Community is richest when we’re doing life together. While face-to-face coffee meet ups and brainstorming sessions are valuable, something truly ignites when we connect during a live event such as a conference, workshop, or retreat. Spring and summer are chock-full of events, and being equipped to hold authentic, purposeful conversations that propel your work forward is essential. So, here are a few tips to help make the most of your next networking opportunity.

Do your research.

Pre-event, go through the list of speakers and attendees. A quick Google sweep can be helpful to point out talking points—maybe you share a hometown or alma mater with a speaker or member of your breakout group. With those conversation starters in hand, make some goals for your business: do you need to find a photographer to trade business with for new headshots or looking to hire a strong writer for web copy? Maybe you’re dreaming of partnering with a like-minded entrepreneur to launch an online course, or need tips to start your own. I have a tendency to get caught up in conversations and many times I leave an event realizing I forgot to connect with someone. Writing down goals before an event helps me be intentional about connecting with people who will propel my small business forward.

Decide if you’re going for breadth or depth.

Both options have their perks. One’s not better than the other, it just depends on the goals you’ve determined in preparation for the event. If you’re looking for breadth, it helps to set a numerical, measurable mark to hit: “I’ll give out and receive eight business cards” or “I’ll need to meet 15 people today to have met 45 by the end of the conference.” If you’re looking for depth, your pre-event research will help you know who you may have more of a natural connection with, and you can look out for those people. A key point here is to invest in the time where authentic conversation truly happens: coffee breaks between sessions, lunch dates, and at over-night conferences, late night lobby conversations. Either way you opt to expand your business, be intentional about concluding the conversation with a question that positions you to continue the relationship. Something as simple as “How can I support you?” is a great way to quickly assess how you can contribute to one another’s business ventures. As JFK said, “a rising tide lifts all boats,” and you’ll be showing that you hold that ideal as a core value.

Define your action steps.

Evernote, legal pads, binders, and iPhone Notes. Even my lists need lists, so being at an event can be overwhelming for a task-oriented mind! If you can separate tasks from learnings while note taking, you’ll leave the event with clear, manageable action steps. I learned this tip from a business coach: grab a spiral bound set of notecards at your next grocery store run for your upcoming conference or workshop. As you take notes your “normal” way—whether it’s typing Google docs or writing long-hand—you can whip out your spiral bound notecards and jot down specific call-to-actions to tackle after the event.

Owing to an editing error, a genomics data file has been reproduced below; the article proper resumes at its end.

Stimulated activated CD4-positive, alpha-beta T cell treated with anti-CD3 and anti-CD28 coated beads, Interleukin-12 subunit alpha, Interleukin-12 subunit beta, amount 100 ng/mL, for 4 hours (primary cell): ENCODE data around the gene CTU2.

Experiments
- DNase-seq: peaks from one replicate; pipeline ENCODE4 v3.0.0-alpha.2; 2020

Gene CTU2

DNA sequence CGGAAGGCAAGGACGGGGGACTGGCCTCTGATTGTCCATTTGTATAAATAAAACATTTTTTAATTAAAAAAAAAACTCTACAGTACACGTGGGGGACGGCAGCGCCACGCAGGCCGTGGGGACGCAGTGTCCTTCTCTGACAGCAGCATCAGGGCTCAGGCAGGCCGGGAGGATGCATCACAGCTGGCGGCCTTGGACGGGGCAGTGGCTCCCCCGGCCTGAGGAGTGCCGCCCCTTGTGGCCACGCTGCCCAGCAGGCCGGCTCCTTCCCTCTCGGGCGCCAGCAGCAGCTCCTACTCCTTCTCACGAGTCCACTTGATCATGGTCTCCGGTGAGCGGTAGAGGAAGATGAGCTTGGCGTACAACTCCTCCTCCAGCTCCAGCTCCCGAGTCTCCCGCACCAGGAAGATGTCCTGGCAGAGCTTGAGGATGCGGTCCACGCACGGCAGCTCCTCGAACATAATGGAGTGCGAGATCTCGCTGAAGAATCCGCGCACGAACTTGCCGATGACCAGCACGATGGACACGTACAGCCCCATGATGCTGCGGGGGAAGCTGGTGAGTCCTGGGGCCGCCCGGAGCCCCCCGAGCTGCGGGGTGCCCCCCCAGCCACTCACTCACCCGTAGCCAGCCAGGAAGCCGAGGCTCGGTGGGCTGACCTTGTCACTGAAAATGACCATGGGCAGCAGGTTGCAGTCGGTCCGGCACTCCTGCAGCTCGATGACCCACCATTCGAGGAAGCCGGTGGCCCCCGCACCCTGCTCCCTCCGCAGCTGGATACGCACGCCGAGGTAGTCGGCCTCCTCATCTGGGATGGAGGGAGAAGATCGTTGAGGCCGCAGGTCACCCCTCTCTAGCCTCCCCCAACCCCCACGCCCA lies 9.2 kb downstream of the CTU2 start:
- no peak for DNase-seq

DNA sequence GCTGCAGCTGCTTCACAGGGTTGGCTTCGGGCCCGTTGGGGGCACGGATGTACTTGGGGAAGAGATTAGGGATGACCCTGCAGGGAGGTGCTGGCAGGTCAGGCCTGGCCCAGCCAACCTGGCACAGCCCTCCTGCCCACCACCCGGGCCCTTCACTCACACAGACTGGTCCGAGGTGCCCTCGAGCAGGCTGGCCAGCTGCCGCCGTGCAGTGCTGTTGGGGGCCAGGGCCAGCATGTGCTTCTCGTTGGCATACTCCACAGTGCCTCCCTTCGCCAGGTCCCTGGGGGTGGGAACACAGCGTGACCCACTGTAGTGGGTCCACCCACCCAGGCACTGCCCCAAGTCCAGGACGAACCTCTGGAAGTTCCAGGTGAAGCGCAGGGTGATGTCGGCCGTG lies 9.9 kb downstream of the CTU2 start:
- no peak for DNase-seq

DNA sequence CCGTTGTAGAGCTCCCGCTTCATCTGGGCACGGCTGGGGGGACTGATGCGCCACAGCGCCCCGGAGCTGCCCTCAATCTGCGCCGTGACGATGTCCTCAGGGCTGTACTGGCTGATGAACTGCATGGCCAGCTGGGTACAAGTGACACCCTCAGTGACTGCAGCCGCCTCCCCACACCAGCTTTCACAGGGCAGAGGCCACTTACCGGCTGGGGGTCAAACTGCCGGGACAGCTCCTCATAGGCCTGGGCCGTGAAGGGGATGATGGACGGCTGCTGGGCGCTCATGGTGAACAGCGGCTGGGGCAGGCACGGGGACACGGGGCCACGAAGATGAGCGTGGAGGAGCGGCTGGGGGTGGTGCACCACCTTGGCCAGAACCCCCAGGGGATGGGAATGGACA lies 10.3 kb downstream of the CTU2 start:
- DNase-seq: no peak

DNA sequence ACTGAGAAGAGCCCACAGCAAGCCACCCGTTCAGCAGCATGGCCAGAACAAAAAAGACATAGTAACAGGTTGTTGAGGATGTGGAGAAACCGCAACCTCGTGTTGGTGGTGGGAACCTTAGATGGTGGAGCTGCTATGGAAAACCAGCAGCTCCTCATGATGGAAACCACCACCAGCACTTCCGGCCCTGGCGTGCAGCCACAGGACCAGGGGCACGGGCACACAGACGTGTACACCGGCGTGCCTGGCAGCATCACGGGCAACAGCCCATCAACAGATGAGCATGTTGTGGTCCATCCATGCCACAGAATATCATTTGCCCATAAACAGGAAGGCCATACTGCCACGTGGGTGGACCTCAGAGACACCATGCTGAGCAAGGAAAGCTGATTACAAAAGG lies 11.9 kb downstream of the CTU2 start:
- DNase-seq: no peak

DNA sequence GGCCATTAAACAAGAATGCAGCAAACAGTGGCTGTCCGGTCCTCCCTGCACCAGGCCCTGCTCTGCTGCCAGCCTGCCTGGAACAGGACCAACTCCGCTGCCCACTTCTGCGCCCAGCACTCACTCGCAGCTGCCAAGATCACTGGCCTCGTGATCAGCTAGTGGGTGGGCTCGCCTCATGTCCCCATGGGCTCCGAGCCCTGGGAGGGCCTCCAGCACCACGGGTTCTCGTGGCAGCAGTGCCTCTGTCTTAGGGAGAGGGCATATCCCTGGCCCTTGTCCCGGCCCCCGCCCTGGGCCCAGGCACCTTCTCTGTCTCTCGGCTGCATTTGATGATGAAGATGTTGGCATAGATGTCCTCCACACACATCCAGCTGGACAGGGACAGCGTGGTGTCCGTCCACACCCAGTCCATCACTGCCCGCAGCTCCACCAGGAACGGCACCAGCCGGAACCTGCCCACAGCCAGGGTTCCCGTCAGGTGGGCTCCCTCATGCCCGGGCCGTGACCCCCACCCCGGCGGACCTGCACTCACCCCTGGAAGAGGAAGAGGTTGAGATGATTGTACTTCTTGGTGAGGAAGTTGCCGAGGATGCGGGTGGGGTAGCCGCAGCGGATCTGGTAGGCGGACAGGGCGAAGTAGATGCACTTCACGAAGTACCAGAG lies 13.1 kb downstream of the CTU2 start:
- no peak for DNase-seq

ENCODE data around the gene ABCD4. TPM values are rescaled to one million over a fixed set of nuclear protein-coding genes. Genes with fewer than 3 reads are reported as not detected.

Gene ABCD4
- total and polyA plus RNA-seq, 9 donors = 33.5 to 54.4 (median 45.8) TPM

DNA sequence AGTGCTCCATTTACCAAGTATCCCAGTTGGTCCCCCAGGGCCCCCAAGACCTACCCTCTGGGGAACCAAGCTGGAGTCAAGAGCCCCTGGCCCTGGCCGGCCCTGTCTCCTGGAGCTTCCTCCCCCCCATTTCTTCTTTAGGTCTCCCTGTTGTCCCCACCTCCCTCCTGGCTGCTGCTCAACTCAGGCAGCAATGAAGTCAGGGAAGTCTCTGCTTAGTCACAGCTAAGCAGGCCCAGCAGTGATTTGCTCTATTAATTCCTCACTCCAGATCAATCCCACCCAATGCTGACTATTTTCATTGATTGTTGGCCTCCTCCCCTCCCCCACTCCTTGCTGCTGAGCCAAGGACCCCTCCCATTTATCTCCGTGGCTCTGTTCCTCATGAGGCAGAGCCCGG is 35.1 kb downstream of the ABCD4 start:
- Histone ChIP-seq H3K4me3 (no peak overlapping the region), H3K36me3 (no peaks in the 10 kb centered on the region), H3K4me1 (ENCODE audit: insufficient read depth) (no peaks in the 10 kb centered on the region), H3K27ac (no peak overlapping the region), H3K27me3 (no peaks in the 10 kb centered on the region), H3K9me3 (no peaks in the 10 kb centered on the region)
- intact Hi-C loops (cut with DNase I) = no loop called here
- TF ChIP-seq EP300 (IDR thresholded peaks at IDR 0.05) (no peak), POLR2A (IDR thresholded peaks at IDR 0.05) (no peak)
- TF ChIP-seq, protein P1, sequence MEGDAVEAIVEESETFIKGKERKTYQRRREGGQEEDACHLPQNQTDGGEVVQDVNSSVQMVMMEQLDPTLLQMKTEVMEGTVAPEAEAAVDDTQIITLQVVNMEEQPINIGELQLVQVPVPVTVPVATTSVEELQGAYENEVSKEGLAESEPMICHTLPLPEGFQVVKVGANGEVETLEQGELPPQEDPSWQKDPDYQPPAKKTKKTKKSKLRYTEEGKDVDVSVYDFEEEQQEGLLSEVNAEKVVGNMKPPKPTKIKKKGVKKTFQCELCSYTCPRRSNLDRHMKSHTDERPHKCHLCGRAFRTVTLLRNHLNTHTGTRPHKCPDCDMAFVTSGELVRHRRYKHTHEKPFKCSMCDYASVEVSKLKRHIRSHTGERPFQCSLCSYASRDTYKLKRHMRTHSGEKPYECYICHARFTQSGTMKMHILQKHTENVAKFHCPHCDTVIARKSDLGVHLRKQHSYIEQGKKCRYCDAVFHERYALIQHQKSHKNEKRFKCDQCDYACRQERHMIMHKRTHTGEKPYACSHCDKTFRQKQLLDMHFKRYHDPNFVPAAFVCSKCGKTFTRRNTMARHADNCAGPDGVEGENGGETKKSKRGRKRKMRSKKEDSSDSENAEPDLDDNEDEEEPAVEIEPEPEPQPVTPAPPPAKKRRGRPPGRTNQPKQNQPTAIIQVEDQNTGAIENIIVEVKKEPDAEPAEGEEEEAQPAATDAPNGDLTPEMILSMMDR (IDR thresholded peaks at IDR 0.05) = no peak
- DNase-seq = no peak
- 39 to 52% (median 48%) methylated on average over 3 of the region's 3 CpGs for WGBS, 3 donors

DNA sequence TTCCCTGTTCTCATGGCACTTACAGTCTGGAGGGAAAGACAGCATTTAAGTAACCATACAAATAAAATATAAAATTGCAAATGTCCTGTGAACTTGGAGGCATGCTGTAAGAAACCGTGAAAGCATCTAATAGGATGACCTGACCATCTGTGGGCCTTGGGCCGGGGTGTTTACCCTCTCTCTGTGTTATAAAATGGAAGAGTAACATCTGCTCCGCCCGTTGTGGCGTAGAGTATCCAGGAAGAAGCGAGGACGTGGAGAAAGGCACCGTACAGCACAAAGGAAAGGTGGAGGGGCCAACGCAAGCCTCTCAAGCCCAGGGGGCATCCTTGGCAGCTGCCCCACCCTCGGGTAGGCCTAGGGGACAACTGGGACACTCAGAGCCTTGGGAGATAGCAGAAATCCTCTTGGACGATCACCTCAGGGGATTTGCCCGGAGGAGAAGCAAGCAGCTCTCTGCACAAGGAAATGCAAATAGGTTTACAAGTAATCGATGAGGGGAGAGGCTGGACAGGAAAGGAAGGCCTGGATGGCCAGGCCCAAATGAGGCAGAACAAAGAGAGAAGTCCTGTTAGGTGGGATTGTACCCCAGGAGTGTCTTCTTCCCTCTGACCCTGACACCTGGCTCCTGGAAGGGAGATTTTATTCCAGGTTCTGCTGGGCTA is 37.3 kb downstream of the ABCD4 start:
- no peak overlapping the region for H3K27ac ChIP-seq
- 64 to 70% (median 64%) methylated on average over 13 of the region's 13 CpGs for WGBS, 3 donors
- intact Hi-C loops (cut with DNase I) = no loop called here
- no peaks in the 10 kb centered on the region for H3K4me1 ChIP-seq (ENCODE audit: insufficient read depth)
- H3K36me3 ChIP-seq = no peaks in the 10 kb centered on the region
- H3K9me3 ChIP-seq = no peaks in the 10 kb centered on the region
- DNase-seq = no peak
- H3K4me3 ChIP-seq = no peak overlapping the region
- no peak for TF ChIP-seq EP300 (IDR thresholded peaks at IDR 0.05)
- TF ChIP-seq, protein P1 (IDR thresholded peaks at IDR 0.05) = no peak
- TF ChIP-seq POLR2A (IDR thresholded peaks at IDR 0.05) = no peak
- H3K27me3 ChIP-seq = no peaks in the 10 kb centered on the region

Follow through after.

Finally, back in your office or on the plane, begin drafting follow up emails to business conversations initiated at the event. Stay away from “I’d love to keep in touch” communication, and opt for specifics instead. Identify the skill set you can leverage to support someone and vice versa. Maybe it’s recommending a relevant blog post or podcast or perhaps it’s suggesting a new service or free content upgrade you’ve offered. And don’t be afraid to ask these connections for their wisdom or services. Stay in touch every few months by sending helpful posts, articles and podcasts, and you’ll be top of mind for him or her, too.

Introvert or extrovert, events are both extremely helpful and overwhelming for us all. What are your go-to tips when you’re attending workshops and conferences?
Inspired by this article and looking for action-oriented “next steps” as you prepare for your upcoming event? We thought that may be the case.

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Ashlyn S. Carter

Copywriter & Storytelling Strategist, Ashlyn Writes

Ashlyn has helped clients like Delta Air Lines, Chick-fil-A, Orkin, and Woodruff Arts Center tell their stories at full-service communications firm Jackson Spalding — and then worked as publicist and PR manager branding for celebrity chef Ford Fry and his team of 11 restaurants. She now puts a decade of media and journalism experience to work as a freelance writer for creatives.

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